Grow your own

1st December 2006 at 00:00
I saw Francesca (Year 6) last weekend. "What class reader are you doing?" A blank stare. "What's a class reader?" It turns out that the teacher doesn't read to them. The revelation reminded me that if teachers don't read to their class and if parents don't read at home many children may never hear a good story.

It's impossible to write without first internalising the written patterns.

Indeed, the daily "reader" not only introduces children to new authors, fires an enthusiasm for reading but also teaches kids how to write. Good books act as mentor texts, so grow your own readers. There are three stages: Imitation: internalising a text type, hearing, saying, reading and exploring it.

Innovation: using the underlying patterns to create your own version.

Invention: drawing on different patterns to create something new.

Part of the answer to writing, lies in reading. Reading greedily, daily, richly and with a writer's eye.

Good stories, poems and non-fiction will gee up literacy. If children haven't experienced good writing, how on earth will they be able to write well?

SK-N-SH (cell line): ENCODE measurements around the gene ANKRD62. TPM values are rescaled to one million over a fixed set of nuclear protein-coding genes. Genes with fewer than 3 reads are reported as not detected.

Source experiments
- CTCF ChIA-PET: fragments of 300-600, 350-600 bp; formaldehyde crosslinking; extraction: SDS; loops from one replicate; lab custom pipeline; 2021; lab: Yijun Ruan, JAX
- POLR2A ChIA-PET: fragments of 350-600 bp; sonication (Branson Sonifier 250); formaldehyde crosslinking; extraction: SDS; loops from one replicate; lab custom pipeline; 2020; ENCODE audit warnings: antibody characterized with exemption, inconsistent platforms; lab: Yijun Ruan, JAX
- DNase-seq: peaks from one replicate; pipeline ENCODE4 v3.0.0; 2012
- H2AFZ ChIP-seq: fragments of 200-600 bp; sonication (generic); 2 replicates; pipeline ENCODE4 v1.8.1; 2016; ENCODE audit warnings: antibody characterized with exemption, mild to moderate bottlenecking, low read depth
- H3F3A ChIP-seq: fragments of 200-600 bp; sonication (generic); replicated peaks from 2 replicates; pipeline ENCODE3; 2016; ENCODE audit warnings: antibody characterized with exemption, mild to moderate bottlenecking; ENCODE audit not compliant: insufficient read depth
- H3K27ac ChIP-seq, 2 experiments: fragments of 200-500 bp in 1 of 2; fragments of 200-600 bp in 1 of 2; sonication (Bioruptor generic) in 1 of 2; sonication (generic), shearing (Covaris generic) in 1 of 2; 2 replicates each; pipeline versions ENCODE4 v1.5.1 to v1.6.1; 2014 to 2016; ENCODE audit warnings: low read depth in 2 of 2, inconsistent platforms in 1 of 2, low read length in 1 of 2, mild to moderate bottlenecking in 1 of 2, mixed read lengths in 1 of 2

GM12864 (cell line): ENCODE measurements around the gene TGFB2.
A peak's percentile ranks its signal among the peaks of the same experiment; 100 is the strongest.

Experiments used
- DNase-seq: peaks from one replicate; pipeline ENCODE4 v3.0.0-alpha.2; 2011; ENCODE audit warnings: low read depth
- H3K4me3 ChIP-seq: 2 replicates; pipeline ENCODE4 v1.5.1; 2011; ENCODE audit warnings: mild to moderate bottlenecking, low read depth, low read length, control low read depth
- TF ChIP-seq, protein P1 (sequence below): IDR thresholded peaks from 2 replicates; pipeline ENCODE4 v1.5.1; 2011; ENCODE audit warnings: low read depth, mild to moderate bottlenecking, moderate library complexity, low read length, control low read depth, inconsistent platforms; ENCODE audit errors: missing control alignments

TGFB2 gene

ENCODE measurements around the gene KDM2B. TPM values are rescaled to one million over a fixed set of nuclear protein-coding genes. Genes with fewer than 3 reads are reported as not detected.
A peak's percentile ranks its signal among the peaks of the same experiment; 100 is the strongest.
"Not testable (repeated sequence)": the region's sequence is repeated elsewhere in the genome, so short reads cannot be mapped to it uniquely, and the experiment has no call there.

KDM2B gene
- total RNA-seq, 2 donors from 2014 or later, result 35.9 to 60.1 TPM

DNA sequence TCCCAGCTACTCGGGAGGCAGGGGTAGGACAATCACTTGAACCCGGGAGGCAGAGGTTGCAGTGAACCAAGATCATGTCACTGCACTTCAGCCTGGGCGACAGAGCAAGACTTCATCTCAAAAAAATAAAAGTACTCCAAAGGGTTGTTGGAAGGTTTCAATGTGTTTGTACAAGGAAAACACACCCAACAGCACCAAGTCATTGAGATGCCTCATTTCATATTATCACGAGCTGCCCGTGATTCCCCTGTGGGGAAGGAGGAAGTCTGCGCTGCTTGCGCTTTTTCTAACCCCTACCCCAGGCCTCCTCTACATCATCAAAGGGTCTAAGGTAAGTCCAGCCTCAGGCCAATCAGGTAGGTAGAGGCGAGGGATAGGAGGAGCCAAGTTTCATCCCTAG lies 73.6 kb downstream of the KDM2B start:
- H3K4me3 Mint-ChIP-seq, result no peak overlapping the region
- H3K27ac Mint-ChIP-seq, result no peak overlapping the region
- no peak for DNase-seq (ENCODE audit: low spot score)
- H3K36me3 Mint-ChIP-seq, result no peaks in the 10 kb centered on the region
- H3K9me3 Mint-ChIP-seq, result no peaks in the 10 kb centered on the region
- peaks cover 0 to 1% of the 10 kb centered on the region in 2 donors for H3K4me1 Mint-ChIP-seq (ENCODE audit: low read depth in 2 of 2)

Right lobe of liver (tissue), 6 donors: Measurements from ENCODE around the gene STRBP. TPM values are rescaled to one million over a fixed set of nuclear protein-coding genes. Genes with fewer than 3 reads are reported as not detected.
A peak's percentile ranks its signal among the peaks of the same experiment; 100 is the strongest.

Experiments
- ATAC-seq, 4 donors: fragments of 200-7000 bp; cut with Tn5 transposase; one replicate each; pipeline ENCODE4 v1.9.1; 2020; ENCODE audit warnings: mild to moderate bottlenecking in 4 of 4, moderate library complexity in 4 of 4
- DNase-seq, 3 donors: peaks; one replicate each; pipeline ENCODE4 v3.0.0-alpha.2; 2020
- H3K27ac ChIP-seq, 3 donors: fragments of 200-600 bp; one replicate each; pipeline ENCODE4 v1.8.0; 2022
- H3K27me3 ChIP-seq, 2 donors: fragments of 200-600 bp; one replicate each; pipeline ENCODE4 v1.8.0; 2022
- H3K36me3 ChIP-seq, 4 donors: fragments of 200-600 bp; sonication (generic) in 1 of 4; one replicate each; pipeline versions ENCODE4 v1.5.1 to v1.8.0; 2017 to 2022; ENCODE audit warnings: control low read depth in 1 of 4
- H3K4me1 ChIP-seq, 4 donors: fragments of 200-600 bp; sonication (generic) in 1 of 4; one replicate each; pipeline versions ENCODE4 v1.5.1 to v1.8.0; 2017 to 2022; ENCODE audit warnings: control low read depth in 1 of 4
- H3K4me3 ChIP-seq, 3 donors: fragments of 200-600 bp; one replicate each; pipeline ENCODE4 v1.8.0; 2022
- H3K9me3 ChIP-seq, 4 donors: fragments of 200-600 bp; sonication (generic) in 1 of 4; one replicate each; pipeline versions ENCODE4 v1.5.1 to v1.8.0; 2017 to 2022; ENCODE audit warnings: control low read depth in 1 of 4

Pie Corbett is a literacy consultant

Subscribe to get access to the content on this page.

If you are already a Tes/ Tes Scotland subscriber please log in with your username or email address to get full access to our back issues, CPD library and membership plus page.

Not a subscriber? Find out more about our subscription offers.
Subscribe now
Existing subscriber?
Enter subscription number

Comments

The guide by your side – ensuring you are always up to date with the latest in education.

Get Tes magazine online and delivered to your door. Stay up to date with the latest research, teacher innovation and insight, plus classroom tips and techniques with a Tes magazine subscription.
With a Tes magazine subscription you get exclusive access to our CPD library. Including our New Teachers’ special for NQTS, Ed Tech, How to Get a Job, Trip Planner, Ed Biz Special and all Tes back issues.

Subscribe now